Answers to Frequently Asked Questions:
  • Average total start-up cost per shop is approximately $250,000.
  • Our franchisee fee is on a sliding scale from $30,000 to $9,000.
  • Royalties are 3% of gross sales; the marketing contribution is 4%.
  • We do not offer financing, but we do have relationships with national lenders who prefer to work with our franchisees. This approval process can be expedited to about 2-3 weeks.
Well, I'm glad the Board of Directors is putting its money where its mouth is, so to speak. Plus, it's apparently good for business - Unilever stock was trading today (on the New York Stock Exchange, oddly enough) at a share price of US$31.87, up $0.09.

Sunday, October 09, 2011

Free advice for the Ontario Tories

I spent the election campaign waiting expectantly for Tim Hudak to give me a good reason to vote for the Progressive Conservatives. After the most inept and underwhelming campaign in recent memory, I finally decided to hold my nose and vote for them anyway. It's a sad state of affairs when a life-long Tory supporter like myself ends up voting against the Liberals rather than for the Conservatives. This state of affairs in Ontario has to change or the Liberals will be in power for a generation. Herewith, after much reflection, are my suggestions for Tim Hudak.

Stake out your place on the political spectrum

Stop trying to compete with the Liberals for the mushy political middle. You're a conservative: start acting like one. The right side of the ideological divide is completely empty in Ontario and there are four big-government interventionist parties competing for voters in the centre-left. People are yearning for a clear political choice - if your platform is indistinguishable from that of your opponents, why would anyone vote for you? We need a party that relentlessly advocates small government, fiscal discipline, low taxes, free-market economics and personal responsibility. The Conservatives need to be the party of the right and abandon the left to the Liberals and the NDP.

Social conservatism is a dead end

Sorry to all the socons who may be reading this, but policies aimed at social conservatives alienate the centrists and libertarians that the party needs to win elections. Hudak tossed out some policies aimed at the socon wing of the party (chain gangs for prison inmates, public sex-offender registries, "foreign workers", sex education) and walked right into the same trap that snared John Tory when he proposed tax credits for religious schools. Policies like this make the PCs look mean and narrow-minded and are political poison to a lot of voters. Matters of morality are best left to individuals and families, and heavy-handed law and order policies, especially in a time of declining crime rates, make conservatives seem heartless. Give it up.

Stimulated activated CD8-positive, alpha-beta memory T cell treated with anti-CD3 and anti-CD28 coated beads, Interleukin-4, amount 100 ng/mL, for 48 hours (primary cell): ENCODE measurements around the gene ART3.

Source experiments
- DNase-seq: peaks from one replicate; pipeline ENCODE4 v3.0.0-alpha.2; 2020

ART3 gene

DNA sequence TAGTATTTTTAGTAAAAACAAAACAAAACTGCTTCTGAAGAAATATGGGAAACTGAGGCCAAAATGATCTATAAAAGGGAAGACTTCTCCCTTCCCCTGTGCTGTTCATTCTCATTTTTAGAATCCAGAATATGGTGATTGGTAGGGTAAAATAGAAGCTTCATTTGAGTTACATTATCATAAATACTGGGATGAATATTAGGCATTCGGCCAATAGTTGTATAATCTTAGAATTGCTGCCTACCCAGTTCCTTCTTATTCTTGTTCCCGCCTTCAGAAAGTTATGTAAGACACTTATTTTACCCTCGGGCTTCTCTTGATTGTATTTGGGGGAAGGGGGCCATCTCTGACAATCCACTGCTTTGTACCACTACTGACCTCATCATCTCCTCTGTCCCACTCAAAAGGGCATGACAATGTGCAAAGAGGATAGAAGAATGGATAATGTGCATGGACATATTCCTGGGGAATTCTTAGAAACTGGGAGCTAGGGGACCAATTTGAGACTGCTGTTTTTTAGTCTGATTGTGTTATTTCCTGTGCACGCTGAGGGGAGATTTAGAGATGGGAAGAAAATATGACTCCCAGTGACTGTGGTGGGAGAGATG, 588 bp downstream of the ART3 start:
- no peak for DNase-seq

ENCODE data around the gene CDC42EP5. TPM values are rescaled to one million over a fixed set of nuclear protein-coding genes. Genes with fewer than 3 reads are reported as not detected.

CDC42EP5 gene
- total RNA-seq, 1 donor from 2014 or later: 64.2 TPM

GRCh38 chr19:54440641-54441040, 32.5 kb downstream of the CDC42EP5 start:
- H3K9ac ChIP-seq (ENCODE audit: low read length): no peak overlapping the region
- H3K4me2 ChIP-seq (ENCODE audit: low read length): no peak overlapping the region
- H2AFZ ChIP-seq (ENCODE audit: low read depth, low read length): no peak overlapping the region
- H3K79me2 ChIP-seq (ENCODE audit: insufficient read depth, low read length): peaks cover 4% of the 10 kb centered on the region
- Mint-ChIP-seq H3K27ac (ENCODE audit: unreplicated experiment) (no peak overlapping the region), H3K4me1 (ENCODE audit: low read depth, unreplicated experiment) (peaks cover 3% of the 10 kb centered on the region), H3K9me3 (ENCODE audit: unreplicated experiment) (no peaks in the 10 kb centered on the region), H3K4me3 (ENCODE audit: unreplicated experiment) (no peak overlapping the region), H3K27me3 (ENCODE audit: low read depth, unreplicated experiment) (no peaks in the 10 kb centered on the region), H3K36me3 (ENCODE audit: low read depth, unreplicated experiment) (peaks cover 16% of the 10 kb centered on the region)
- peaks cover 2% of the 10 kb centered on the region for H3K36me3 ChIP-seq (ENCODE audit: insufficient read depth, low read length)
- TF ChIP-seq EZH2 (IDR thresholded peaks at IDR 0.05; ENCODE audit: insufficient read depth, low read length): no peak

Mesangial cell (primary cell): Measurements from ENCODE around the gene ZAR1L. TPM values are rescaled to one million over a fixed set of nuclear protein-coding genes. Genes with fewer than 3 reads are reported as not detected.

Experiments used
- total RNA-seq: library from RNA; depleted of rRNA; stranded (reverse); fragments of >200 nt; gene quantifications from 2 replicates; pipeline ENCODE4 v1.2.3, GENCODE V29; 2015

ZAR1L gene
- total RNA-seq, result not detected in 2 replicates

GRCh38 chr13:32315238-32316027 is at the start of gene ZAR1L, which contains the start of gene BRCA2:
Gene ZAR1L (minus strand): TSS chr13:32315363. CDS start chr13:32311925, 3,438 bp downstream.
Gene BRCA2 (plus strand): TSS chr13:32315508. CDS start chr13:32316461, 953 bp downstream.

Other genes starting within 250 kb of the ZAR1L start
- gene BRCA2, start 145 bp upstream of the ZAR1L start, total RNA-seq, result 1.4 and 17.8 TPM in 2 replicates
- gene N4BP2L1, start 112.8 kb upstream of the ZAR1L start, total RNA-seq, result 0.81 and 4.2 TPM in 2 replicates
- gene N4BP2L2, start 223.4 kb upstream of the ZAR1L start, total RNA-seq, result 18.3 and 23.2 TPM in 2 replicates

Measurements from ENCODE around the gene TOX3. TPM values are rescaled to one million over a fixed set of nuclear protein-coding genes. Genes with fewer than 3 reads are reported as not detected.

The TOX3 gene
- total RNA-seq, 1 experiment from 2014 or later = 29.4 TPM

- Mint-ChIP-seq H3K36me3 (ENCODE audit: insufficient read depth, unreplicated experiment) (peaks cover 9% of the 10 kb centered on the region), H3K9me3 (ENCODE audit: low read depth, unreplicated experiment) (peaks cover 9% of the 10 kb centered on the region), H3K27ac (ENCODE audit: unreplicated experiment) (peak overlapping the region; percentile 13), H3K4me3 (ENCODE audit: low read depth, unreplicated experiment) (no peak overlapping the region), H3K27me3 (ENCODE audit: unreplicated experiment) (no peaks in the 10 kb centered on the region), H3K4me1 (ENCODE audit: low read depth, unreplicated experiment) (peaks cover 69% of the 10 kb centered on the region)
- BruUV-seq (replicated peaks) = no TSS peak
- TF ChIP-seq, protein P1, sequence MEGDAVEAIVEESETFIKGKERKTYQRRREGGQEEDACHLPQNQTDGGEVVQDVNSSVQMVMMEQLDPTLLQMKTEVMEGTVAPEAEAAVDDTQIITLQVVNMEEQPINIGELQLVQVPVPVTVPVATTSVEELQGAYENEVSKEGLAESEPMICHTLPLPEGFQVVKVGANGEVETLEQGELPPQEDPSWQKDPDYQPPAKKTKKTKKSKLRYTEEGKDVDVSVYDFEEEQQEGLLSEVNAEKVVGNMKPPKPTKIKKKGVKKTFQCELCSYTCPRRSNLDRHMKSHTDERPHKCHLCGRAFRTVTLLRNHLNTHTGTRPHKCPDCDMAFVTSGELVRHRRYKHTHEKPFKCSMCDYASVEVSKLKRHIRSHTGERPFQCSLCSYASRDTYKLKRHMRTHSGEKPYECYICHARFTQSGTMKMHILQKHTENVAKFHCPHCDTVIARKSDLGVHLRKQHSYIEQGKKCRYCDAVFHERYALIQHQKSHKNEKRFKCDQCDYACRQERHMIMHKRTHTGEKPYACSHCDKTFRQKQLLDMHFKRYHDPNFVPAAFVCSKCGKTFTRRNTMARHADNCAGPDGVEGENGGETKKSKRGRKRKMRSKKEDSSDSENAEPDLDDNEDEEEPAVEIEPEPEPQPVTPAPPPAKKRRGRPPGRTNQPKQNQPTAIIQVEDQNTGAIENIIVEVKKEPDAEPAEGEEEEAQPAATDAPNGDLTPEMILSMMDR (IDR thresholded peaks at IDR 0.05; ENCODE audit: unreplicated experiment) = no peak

Stop running away from Mike Harris

Hudak spent a lot of time running away from his past as a member of Mike Harris' government and laughed nervously every time the issue was raised. Huh? Lots of conservatives still support many of Harris' policies and believe that Ontario's dire financial situation needs a dose of the same medicine. Going out of your way to distance yourself from a man who won two consecutive majority governments for the PCs alienates your supporters and confirms to independent voters that you're not that different from the Liberals. Stop apologizing for the Harris legacy - explain it, own it, and be proud of it.

The media are not your friends

The established media are hostile to conservatives and have a vested interest in electing a Liberal government - don't count on them to get your message out. Ignore the CBC, CTV, the Globe and Mail and the Toronto Star and concentrate on grass-roots politicking. Trying to suck up to the main-stream media is pointless.

Go negative

I was begging for someone, anyone, in the PC party to attack McGuinty on his abysmal record of lies, failed policies, fraud and outright chicanery, and all we got was the "sneaky eco-tax" commercial with McGuinty intoning "some things will cost more". The word "Caledonia" was, to my knowledge, not mentioned once in the entire election. Dalton McGuinty is a dishonest charlatan - it's time the PCs get personal and go for the jugular. There's a lot of anger out there and people are frustrated. Tap into it!

Don't try to be hip

I can sum up the inept PC campaign in one word - "changebook". Seriously? That's the name of your policy document? I assume the brain trust that came up with that one was trying to tap into the zeitgeist and show that the PCs are down with the hip urban Facebook crowd. Look - Hudak has a Twitter feed! Look at all the "likes" he has on his Facebook page! Word to Tim Hudak - an election is not a high school cafeteria and no one except the CBC gives a damn if you've embraced social media, especially if you don't have any policies worth a tweet that are actually going to change anything. Fire your media consultants, figure out what the hell you stand for, and give people like me who are desperate for real change in Ontario something worth voting for.

The PC party did not deserve to win this election, and I hope that four years in opposition will focus the minds of the people who run the party. I'm not hopeful, though - it didn't happen after Ernie Eves or John Tory lost their respective elections, so why would it happen now?